Tuesday, 26 June 2012

Molecular Mixology

El Bulli pioneered the concept of molecular gastronomy that has seen worldwide popularity. But how much do you know about molecular mixology? Read on to find out how to experiment with your cocktails using this technique

The concept
Molecular Mixology is a special practice of mixing drinks using scientific analysis and techniques to understand and experiment with cocktail ingredients on a molecular level. Inspired by the practice of molecular gastronomy (which works in a similar way with food dishes, wherein the dish is completely deconstructed into different elements, but tasting it together retains its original state) this practice has become a popular study of many mixologists. “It is very interesting from the research point of view, and really opens up a new era for cocktail making,” informs Richard Lambert, Cointreau’s Global Brand Ambassador. Through this method, one can create a wide variety of flavours, unique combinations and attractive presentation. You can try gels, powders, foams and even atomised sprays.

How it works
“We, for example, transform fruit juices into foams by thickening its texture using yeast and then carbonate to spray them on shots of different flavours. Another practice is to create little fruit caviar balls, which we add to our drinks. There are limitations when it comes to technique, but the opportunities are endless when it comes to what we can do with the flavours,” explains Lakhan Jethani, owner of I BAR.

Enter: India
Jethani is one of the first few to introduce this concept in his interactive bar and lounge. He says, “The concept is big abroad and has been around for quite some time. Now that people are more open to newer things here in India, with the bar culture changing, I feel that it will be well accepted now.” And he couldn’t be more accurate, as the feedback from his guests has been very positive. “They simply love the way the cocktails and shots taste, and appreciate the surprise element when they have it for the first time. People are open to suggestions and trying new flavours. Especially the women; they love the foam shots in innovative and fruity flavours.”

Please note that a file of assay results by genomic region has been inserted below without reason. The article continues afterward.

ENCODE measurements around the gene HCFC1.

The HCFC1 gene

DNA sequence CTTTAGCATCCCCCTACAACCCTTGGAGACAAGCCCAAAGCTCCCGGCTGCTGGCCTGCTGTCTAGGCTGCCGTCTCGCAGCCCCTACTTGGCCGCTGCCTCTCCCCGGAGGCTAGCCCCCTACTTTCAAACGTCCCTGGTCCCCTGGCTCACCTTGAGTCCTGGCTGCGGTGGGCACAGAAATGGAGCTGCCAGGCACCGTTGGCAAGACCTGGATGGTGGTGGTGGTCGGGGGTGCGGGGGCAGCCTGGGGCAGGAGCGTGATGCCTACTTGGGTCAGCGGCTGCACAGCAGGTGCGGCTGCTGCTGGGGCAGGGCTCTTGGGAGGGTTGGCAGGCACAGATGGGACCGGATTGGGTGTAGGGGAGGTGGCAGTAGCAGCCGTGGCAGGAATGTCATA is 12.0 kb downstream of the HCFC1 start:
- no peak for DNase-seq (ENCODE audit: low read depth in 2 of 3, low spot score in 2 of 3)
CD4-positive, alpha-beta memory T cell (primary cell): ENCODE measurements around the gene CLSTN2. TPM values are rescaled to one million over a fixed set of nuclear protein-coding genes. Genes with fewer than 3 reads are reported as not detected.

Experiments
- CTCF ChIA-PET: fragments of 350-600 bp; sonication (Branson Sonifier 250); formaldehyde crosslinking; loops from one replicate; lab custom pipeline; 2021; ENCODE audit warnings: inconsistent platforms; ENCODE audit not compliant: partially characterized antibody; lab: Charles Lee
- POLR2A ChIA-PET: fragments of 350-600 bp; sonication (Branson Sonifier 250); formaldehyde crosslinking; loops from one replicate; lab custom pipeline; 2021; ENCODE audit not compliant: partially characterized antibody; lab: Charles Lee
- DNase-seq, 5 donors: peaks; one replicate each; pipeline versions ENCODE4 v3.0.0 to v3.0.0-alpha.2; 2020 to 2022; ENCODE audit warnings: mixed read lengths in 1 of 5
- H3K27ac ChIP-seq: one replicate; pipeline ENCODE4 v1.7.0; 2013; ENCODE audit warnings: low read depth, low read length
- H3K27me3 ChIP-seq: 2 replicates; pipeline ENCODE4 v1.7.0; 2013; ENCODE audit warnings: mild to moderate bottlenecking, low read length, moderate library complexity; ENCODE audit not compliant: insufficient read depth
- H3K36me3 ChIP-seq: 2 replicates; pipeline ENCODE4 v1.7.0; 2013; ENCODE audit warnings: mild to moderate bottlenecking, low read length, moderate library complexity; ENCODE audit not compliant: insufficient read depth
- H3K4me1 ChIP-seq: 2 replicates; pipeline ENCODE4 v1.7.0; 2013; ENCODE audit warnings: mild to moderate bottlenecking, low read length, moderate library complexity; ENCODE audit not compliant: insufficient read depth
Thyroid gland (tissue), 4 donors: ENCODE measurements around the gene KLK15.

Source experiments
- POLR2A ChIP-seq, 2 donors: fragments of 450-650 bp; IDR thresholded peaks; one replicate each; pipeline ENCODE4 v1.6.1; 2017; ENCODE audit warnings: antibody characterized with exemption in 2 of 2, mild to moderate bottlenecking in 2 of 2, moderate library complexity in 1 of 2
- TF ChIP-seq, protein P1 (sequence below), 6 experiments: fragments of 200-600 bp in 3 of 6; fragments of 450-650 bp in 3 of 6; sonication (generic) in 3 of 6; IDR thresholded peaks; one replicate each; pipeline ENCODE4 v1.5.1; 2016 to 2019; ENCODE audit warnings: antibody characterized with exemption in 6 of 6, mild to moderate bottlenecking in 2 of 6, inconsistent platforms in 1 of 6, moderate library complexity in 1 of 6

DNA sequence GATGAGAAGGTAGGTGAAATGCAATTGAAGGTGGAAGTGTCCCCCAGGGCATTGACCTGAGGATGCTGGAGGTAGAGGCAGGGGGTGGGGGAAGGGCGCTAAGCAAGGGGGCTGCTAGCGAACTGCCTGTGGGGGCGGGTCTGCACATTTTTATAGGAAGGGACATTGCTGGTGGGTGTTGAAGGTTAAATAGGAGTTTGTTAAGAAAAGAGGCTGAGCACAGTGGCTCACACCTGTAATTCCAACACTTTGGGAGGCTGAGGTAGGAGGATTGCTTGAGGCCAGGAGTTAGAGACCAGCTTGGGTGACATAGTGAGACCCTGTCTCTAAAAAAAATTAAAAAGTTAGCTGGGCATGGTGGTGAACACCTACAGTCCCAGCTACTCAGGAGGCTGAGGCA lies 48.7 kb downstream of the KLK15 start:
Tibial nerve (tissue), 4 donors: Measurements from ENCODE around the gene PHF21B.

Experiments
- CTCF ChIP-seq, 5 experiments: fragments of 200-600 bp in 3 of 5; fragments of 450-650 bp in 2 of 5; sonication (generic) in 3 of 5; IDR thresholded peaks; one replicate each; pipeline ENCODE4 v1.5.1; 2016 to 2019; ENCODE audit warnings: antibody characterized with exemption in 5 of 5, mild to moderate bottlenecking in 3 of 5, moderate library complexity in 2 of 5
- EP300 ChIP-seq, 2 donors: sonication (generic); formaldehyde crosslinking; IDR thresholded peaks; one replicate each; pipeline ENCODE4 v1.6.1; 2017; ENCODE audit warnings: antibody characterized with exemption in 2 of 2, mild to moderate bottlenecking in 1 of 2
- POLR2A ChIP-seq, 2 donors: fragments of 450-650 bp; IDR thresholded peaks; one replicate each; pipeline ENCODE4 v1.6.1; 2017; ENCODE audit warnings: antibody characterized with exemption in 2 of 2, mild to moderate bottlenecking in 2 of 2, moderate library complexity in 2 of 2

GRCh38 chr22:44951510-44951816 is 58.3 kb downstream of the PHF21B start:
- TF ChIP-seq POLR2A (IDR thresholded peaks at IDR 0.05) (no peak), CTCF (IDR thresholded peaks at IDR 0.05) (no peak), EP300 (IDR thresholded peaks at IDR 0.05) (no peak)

On his recent visit to India, Lambert was pleasantly surprised at the overwhelming response he received from the bartenders and mixologists in India. “More and more bartending professionals understand the importance of blending cocktails and trying new techniques. It was an eye opening experience.”

Signature cocktail
“I have always enjoyed mixing cocktails, but creating a cocktail for Ms. Dita Von Teese was a memorable moment for me. While creating the cocktail, I kept in mind Dita’s sumptuous and seductive image of controversial Ambassadress and burlesque artiste. It resulted in Cointreau Teese. She adores violets, so this flower stood out as the obvious choice. Like her, this drink is subtle and incredibly refined.


Pour into a shaker with ice:
  • 50ml (1.6 fl oz) Cointreau
  • 30ml (1 fl oz) Cranberry juice
  • 20ml (0.6 fl oz) Lemon juice

Shake and strain into a martini glass.

The bartender's tip: add the orange zest to your drink.

•    One can add different ingredients like fruits and spices, and it tastes even better.

Recipe courtesy: Cointreau

- Featured in Time 'n Style Luxury magazine's December 2011 issue, with inputs from my  colleague Alisha Fernandes

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